For immediate release: April 26, 2004
Media contact: Steven Schultz, (609) 258-5729, email@example.com
Editors: A photo is available at http://www.princeton.edu/pr/pictures/a-f/einstein/
PRINCETON, N.J. -- Librarians at Princeton University have discovered a diary written by one of Albert Einstein's closest friends, a woman who recorded the scientist's day-to-day thoughts and activities during the last year and a half of his life.
The diary, written by Johanna Fantova, a former Princeton librarian, relates Einstein's musings on subjects, profound and mundane, from physics and current events to the tribulations of growing old. Fantova, who knew Einstein for more than 25 years, chronicled their regular conversations in more than 200 diary entries.
In an introduction to the diary, Fantova wrote that she intended it to "cast some additional light on our understanding of Einstein, not the great man who became a legend during his own lifetime, not on Einstein the renowned scientist, but on Einstein, the humanitarian."
Fantova met Einstein in the 1920s in Europe and then renewed the friendship in the United States during World War II. The two ate dinners and went sailing together in Princeton; she cut his hair, and he wrote poems to her. They also spoke by telephone two or three evenings a week. She compiled notes from their conversations into a 62-page manuscript, which is written in German and covers the period from October 1953 to Einstein's death in April 1955 at age 76.
Fantova tried unsuccessfully to publish the manuscript before her death in 1981, but did not make its existence widely known. A Princeton librarian conducting research on Fantova discovered the manuscript earlier this year in Fantova's archived employment file.
In Fantova's accounts, much of Einstein's attention was devoted to politics of the day. He told Fantova that in his political thinking he was still a "revolutionary" and a "fire-belching Vesuvius." "He expressed himself very decisively about many developments in world politics, felt partially responsible for the creation of the atom bomb, and this responsibility oppressed him greatly," she wrote.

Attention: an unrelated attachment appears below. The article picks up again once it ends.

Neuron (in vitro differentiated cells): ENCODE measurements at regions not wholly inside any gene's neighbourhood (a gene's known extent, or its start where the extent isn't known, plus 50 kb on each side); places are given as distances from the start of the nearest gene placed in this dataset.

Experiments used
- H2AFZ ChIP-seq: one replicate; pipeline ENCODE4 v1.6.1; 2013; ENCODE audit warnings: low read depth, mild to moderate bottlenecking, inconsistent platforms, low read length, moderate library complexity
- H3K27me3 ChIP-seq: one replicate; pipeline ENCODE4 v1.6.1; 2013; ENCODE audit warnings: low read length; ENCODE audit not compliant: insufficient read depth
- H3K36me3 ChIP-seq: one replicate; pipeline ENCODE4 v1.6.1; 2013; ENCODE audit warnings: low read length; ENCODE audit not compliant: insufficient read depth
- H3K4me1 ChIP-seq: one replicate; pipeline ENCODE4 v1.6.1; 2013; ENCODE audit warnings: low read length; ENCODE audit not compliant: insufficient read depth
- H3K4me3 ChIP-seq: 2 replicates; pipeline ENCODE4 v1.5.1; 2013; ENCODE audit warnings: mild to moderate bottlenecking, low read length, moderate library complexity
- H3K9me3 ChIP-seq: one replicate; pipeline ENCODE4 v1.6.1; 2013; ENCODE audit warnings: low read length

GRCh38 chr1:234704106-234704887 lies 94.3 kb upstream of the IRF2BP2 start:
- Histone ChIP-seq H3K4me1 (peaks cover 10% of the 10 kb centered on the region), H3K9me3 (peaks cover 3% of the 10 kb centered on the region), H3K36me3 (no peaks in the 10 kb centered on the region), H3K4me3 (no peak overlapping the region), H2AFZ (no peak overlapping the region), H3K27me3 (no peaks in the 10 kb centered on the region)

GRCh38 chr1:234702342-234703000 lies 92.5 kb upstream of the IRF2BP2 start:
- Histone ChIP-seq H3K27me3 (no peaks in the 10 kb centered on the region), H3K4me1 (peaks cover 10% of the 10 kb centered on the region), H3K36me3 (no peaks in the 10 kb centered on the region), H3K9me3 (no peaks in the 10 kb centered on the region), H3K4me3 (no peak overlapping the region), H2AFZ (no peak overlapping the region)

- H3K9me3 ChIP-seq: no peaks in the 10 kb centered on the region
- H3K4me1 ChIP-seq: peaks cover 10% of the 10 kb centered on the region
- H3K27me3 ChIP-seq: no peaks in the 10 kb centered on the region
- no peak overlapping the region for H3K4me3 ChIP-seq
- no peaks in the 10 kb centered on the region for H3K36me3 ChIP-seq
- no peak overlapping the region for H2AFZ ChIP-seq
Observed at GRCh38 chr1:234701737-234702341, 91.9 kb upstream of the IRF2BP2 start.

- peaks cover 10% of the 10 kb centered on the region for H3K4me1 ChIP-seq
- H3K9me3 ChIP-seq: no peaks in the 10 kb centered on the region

Throughout these years, Einstein was inundated with letters and, despite complaining that "all the maniacs in the world write to me," often responded to strangers asking for autographs and endorsements and attempting to convert him to Christianity. Fantova related how Einstein indulged some requests and turned others down with humor. On his birthday, Einstein received, through regular mail, the gift of a parrot and then became attached to the bird, telling it jokes and naming it Bibo.
The diary also recounts the ups and downs of Einstein's continuing work in physics, with one day bringing excitement over a new idea and the next disappointment over newly discovered mistakes. Einstein described himself as isolated from current physics and mathematics and told Fantova that his latest ideas would not be appreciated until after was dead.
All the recollections in the diary may not be entirely accurate. A preliminary reading revealed at least one mistake in which Fantova described Einstein telephoning his sister, who had died in 1951.
Events leading to the discovery of the Fantova diary began with a donation of other papers related to Fantova more than 10 years ago. Gillett Griffin, a retired curator at the Princeton University Art Museum and mutual friend of Einstein and Fantova, gave the library a collection of papers that included photographs of Einstein and poems and letters that Einstein had sent to Fantova. The library staff recently began work on a series of articles about historic couples for the Princeton University Library Chronicle and planned to feature the Einstein-Fantova poems. In doing research for that publication, retired curator Alfred Bush discovered the Fantova diary in her personnel file.
Fantova wrote that she hesitated for many years to take notes on her conversations with Einstein. "In the last years of his life, however, I was convinced that these monologues were of great interest as historical documents, since they illuminate the man and his era."
When Fantova emigrated from Europe to the United States in 1939, Einstein suggested Fantova pursue library school as a means of support. By 1944, she had completed her training and earned a position in the Princeton University library. In 1954, she was appointed curator of maps. In the meantime, she and Einstein grew closer. According to Griffin, it was Fantova who took responsibility for arranging a quiet, private dinner for Einstein's 75th birthday and for cutting his notoriously wild hair.
Fantova's diary, which is typewritten, is available to researchers through the Department of Rare Books and Special Collections in the University library. It has not been formally translated, although the library commissioned an English summary that gives an overview of each day's entry. The diary "will become part of the process of scholarly research, discovery and publication, which, as an institution, we are here to support," said Don Skemer, curator of manuscripts. "I am sure that in time it will be of considerable interest to Einstein biographers."
Note: A longer version of this release appears in the Princeton Weekly Bulletin: http://www.princeton.edu/pr/pwb/04/0426/